Samstag, 14. 08. 2021 | 10:00 - Sonntag, 15. 08. 2021 | 16:00
exploratorium berlin, Studio 1, entrance C
SINN UND PRÄSENZ IN IMPROVISATION (“MEANING AND PRESENCE IN IMPROVISATION”) 6th symposium at the exploratorium berlin An event by the DENKRAUM IMPROVISATION ***Please note that the conference will predominantly be held in German.*** Keynotes: Christian
SINN UND PRÄSENZ IN IMPROVISATION (“MEANING AND PRESENCE IN IMPROVISATION”)
6th symposium at the exploratorium berlin
An event by the DENKRAUM IMPROVISATION
***Please note that the conference will predominantly be held in German.***
Christian Grüny: Diagrammatische Improvisation und der Sinn des Heterogenen
Nicola L. Hein: Das Paradigma der Präsenz und Modi der Temporalität in den Critical Improvisation Studies
Mathias Maschat: Präsenz als improvisationsästhetische Kategorie
Christoph Baumann, Jean Beers, Carl Bergström-Nielsen, Reinhard Gagel, Thomas Gerwin, Carl Ludwig Hübsch, Jin Hyun Kim, Doris Kösterke, Urban Mäder, Annemarie Michel, Alex Nowitz, Nina Polaschegg, Ingo Reulecke, Ursel Schlicht, Wolfgang Schliemann, Fransziska Schroeder, Sabine Vogel and Andrew Wass
The DENKRAUM IMPROVISATION will host, mostly in German language, from 14.–15. August 2021 the symposium Sinn und Präsenz in Improvisation (“Meaning and Presence in Improvisation”). The focus here is on the terms meaning and presence as independent entities, as opposing moments as well as overlapping and complementary aesthetic categories.
Whether and to what extent sound can be a bearer of meaning, or whether sound can represent meaning, has historically been the subject of numerous aesthetic considerations and debates around music. The question about it culminated, for example, in the dispute between program music and absolute music or in the demand for an abstract hearing of concrete sounds in the musique concrète. Before any ascription of meaning, however, sound is first of all there, present, immediate and phenomenal. If one leaves aside the grounding of any music in cultural contexts for a moment, the category of presence is without a doubt a strong moment of musical experience in general. Following this, the question arises to what extent meaning and presence in connection with improvisation or improvised music can be treated as independent categories, to what extent they must be negotiated as mutually exclusive opposites or, on the contrary, as aspects of improvisation or improvised music that are necessarily related.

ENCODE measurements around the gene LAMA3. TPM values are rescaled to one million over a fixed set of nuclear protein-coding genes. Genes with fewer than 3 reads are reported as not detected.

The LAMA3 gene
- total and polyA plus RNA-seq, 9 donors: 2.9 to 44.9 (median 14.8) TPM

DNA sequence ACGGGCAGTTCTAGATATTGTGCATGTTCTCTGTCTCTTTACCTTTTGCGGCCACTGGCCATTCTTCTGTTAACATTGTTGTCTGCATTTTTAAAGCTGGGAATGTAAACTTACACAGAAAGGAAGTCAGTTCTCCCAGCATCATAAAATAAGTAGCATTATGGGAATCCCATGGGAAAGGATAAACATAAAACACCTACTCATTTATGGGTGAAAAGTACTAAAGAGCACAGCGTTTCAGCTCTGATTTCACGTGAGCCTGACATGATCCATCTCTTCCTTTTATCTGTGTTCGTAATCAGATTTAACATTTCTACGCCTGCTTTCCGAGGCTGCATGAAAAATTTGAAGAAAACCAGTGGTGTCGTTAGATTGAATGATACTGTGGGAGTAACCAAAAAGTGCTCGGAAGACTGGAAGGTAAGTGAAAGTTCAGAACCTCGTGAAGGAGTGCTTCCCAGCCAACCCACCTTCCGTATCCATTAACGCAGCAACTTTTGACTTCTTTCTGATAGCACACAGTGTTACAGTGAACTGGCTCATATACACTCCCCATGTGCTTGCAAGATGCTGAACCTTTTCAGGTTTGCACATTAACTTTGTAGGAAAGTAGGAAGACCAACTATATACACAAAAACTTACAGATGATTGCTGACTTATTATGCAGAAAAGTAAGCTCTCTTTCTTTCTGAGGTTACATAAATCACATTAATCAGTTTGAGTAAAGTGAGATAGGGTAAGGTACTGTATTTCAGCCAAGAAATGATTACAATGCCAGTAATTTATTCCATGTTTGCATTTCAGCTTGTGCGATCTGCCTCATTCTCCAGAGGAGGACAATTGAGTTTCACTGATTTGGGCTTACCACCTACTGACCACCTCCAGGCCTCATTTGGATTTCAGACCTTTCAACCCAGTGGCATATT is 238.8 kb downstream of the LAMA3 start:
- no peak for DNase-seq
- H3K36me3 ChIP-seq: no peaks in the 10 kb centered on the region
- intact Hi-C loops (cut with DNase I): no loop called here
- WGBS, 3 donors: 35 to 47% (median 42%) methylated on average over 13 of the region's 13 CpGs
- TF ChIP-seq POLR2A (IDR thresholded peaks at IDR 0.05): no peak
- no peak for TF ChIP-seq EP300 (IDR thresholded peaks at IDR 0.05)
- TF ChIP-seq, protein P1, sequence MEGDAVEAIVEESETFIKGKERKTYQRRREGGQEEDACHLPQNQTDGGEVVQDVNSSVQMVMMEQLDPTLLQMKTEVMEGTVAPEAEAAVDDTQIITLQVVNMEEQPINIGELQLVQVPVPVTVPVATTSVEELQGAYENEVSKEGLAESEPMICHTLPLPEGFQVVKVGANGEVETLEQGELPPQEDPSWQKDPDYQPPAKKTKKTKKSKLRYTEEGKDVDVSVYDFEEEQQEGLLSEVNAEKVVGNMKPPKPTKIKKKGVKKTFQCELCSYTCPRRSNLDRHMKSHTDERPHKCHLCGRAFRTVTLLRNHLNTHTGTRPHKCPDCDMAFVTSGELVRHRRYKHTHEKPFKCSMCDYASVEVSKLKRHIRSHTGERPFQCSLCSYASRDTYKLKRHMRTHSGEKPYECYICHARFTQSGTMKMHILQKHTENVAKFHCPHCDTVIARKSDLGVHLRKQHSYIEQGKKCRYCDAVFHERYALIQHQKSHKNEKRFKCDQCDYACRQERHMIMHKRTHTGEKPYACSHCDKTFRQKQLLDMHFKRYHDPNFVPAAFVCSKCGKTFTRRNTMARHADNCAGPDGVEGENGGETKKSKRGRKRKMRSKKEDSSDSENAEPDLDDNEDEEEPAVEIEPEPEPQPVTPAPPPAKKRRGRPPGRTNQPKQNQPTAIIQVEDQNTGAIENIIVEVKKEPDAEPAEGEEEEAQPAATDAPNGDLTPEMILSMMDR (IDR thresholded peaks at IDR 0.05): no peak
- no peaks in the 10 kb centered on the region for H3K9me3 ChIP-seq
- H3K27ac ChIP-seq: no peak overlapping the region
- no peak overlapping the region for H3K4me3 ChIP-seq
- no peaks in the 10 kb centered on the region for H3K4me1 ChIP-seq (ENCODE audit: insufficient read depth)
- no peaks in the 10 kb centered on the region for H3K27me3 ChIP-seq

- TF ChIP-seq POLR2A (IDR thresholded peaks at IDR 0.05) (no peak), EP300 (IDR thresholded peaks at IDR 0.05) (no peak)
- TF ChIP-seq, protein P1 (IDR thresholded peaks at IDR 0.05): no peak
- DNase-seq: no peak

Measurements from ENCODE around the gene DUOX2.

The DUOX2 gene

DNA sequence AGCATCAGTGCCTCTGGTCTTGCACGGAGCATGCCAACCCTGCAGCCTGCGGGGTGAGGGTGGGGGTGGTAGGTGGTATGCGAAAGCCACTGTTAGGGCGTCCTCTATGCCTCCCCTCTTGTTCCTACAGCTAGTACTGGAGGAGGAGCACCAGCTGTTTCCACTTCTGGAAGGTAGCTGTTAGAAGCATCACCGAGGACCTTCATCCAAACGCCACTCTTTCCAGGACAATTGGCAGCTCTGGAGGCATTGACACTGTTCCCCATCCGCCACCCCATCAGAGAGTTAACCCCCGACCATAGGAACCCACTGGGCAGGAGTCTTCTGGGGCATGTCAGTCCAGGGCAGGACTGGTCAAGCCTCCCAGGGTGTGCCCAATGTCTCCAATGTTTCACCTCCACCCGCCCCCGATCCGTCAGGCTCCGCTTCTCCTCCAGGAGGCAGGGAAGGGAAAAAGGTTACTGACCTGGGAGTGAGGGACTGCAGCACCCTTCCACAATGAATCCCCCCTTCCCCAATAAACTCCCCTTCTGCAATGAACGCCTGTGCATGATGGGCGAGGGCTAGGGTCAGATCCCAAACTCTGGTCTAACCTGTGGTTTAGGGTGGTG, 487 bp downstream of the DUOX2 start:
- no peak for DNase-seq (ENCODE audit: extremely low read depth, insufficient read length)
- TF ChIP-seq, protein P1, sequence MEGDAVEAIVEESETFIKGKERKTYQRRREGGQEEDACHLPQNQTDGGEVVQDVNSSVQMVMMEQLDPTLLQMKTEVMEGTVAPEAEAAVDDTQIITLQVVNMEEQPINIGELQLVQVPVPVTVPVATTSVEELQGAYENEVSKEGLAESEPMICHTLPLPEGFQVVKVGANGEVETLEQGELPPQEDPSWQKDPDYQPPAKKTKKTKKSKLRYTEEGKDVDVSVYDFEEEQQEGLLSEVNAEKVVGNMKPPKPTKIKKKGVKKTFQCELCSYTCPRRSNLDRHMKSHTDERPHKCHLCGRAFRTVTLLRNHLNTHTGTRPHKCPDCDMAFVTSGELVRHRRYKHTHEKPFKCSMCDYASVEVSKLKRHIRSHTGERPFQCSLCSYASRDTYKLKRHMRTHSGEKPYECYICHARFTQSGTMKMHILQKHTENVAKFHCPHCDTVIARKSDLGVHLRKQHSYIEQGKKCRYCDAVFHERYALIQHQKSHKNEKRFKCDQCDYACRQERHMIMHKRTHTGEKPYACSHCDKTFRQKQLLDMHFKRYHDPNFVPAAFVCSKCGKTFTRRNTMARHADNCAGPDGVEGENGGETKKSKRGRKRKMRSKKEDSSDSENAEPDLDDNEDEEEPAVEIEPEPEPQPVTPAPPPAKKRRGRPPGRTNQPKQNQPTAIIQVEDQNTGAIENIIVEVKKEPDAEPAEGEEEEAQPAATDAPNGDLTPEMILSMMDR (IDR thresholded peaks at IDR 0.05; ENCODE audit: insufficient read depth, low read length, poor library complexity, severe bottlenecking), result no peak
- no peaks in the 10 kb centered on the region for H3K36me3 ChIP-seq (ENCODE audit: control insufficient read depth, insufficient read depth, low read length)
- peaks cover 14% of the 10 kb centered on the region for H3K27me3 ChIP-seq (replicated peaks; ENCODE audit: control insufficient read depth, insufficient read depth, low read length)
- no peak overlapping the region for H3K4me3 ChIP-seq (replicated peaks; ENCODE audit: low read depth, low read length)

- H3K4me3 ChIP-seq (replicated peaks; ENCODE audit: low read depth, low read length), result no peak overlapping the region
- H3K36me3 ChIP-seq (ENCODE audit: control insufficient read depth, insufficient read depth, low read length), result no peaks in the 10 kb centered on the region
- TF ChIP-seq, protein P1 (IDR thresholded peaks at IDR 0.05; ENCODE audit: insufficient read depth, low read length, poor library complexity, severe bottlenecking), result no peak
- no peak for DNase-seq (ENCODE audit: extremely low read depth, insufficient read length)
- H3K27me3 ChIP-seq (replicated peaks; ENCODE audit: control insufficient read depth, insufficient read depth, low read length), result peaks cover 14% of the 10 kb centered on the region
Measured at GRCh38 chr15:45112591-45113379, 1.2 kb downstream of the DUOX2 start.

Both meaning and presence are ambiguous terms that are used differently in different contexts. On the one hand, meaning stands for the referential meaning of language and signs in a semantic, semiotic or symbolic reading. On the other hand, meaning encompasses the reason, aim, intention, fulfillment, or higher purpose of an action. Presence can spatially refer to a being-there and at the same time temporally to a being-in-the-moment. The term functions as a description of a characteristic of a purely phenomenal world, quasi as a reference to the assumption of something non-representational. In addition, presence can refer to an auratic or to charisma.
The focus of the symposium on the pair of terms in their combination stems from the philosophically introduced, sometimes criticized juxtaposition of meaning and presence as separate or at least tense spheres of experience and interpretation of the world. In precisely these discussions, presence opens the gates into a world of direct experience, into a world behind or next to that which can be explored through interpretation and hermeneutics – beyond any concrete content. With regard to improvisation, all of the horizons of meaning mentioned can certainly shed light on relevant perspectives. Overall, however, the moment of presence experience in a predominantly abstract art form such as contemporary improvisation appears to have priority over conveying and deciphering meaning. But what happens in other forms of improvisation that combine concrete content with specific musical structures and conventions? What happens in contemporary improvisation when elements of the linguistic are integrated? Or when freely improvised pieces are given titles afterwards? What happens when improvised music is combined in an interdisciplinary manner with other art forms and abstract sounds come into relation with more concrete forms of artistic expression? What about the referential character of art or levels of intertextuality?
While presence should be questioned in its full range, with regard to meaning, the question of elements of clear referential meaning is in the foreground. In addition, however, the constitution of meaning can also be questioned and described as a fulfilling meaningfulness of improvisational activity.
The symposium starts on Friday evening (August 13) at 8 p.m. with the performance Aspect Seeing – An Artistic Re-Reading by Nicola L. Hein (guitar, electronics), Christian Grüny (text, philosophy), Simon Rose (baritone saxophone) , Claudia Schmitz (moving image on sculpture) and Maria Colusi (dance). It takes place as part of the exploratorium berlin’s Sound & Lecture series, which combines performances with artist talks moderated by Mathias Maschat.